Arts Research Monitor articles, category = Museums, galleries, visual arts and heritage

Statistics Canada recently released Canada-level data on heritage institutions in 2007. The total revenues of all heritage organizations were $1.2 billion in 2007, a 14% increase from 2004 (not adjusted for inflation).

Based on a two-stage survey of Canadian visual artists, this study delves more deeply than any existing reports into visual artists' sources of revenue, art practice expenses and time use. More than half of all visual artists (56%) lose money on their artistic practice. The report argues that visual artists themselves are the primary funders of artistic practices.

This report from Hill Strategies Research shows that public museums and art galleries generate increasing amounts from non-government sources. However, the report also finds that government revenues continue to represent the largest share of total revenues.

Catalogue no. 87F0002XIE
Statistics Canada's 2006 heritage institutions survey provides detailed statistics about non-profit and for-profit heritage organizations. Total revenues were $1.05 billion for all heritage organizations in 2006, a 1.3% increase from 2005 (not adjusted for inflation).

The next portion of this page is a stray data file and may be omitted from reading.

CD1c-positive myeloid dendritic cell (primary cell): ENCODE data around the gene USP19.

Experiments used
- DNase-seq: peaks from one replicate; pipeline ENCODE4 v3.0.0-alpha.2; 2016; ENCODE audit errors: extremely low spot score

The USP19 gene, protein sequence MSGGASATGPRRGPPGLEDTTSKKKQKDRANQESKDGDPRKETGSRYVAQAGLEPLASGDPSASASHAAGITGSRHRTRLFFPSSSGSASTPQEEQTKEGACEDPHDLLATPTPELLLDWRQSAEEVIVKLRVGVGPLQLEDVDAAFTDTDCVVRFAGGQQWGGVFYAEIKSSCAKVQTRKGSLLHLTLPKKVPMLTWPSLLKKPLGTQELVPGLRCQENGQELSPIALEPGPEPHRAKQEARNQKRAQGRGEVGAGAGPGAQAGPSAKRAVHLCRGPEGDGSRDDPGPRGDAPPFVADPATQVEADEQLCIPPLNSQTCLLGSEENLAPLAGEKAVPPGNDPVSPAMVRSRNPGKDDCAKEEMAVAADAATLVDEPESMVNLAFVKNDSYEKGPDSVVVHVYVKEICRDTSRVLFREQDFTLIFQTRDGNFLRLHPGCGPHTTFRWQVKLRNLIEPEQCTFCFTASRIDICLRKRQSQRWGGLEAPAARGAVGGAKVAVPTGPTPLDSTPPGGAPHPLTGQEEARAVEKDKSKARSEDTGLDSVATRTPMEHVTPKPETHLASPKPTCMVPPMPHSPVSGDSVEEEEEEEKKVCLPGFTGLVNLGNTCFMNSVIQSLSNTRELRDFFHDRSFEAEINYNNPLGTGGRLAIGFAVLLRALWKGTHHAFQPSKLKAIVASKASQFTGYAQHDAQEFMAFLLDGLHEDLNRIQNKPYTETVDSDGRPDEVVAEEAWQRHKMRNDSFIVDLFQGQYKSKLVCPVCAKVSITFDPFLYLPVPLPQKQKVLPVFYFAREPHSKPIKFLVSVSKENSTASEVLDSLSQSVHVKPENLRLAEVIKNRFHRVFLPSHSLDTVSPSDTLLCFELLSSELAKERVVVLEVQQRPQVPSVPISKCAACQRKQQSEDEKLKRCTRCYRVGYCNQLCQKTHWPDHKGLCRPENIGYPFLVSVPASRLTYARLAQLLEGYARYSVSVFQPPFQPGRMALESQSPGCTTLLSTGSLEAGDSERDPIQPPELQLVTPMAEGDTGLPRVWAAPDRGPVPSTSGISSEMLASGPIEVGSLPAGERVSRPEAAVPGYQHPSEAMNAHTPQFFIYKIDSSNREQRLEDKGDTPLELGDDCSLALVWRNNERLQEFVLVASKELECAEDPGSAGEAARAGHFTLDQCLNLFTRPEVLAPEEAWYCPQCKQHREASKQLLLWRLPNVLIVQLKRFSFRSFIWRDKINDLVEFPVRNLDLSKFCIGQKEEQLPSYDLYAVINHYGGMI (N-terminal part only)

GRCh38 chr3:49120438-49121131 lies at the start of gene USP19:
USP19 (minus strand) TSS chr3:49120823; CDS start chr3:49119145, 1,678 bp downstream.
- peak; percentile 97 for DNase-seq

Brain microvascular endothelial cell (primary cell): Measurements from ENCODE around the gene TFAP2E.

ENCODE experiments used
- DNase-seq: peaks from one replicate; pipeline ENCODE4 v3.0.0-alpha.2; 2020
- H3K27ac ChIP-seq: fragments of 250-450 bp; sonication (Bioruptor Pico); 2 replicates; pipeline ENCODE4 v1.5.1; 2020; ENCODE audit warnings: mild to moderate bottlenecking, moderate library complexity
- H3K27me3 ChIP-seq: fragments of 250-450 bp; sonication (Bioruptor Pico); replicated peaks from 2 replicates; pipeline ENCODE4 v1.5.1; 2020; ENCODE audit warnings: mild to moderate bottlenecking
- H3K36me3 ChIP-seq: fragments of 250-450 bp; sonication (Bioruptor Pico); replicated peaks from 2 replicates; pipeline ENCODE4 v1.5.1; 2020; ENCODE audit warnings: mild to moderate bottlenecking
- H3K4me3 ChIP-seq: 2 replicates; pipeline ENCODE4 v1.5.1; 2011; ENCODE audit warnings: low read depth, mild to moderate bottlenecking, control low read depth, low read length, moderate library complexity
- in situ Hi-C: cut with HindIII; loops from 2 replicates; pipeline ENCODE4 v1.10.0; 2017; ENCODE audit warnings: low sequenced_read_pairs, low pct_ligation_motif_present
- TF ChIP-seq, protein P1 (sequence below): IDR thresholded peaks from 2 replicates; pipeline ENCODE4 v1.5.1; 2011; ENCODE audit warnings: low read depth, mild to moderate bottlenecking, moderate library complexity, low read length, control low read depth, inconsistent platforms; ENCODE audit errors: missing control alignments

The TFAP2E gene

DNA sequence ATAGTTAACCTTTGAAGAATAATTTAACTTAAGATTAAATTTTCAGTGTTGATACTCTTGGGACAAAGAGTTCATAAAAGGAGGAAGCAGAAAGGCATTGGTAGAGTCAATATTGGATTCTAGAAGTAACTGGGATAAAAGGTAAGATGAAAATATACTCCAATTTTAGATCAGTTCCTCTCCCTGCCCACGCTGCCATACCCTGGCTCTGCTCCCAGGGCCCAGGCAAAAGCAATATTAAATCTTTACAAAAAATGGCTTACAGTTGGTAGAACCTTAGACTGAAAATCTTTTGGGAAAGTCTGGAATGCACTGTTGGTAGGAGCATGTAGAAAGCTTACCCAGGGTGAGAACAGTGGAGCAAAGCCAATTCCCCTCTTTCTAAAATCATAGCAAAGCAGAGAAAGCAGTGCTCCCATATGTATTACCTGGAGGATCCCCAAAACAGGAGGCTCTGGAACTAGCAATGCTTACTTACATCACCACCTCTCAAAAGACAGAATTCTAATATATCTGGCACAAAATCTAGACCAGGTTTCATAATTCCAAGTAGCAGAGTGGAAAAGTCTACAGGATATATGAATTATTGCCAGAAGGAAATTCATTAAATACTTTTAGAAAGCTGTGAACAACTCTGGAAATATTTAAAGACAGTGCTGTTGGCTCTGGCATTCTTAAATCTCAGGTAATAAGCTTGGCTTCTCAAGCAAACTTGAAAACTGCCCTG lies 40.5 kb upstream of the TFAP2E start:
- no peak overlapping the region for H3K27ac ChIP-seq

Exploratory Statistical Evidence

This recent report investigates the broad social impacts of cultural activities for individuals. It examines the relationship between four cultural activities (reading books, attending live performances, visiting art galleries and attending movie theatres) and social phenomena such as volunteering, donating, neighbourhood connections, sense of belonging and quality of life.

Before closing the Summit, a statement was prepared to further a collective agenda for the visual arts.... Art is the face of Canada...

Other interesting themes explored at the Summit include:

  • Diversity
  • National Narrative
  • Media Coverage and Publications
Participants perceived a disconnect between the burgeoning visual arts activity and the lack of awareness and limited funding from the municipal, provincial and federal levels. "Art is a societal project but not a government priority."
A number of participants indicated that more can be done to make Canadians – especially children – more visually literate. "Images are everywhere, but people aren't necessarily visually literate."
Statistics were presented showing that the percentage of Canadians visiting an art gallery increased substantially, from 19.6% in 1992 to 26.7% in 2005. However, the cost of admission to art galleries was seen by some participants as a barrier to audiences. For some, access means commitment and connection to the community.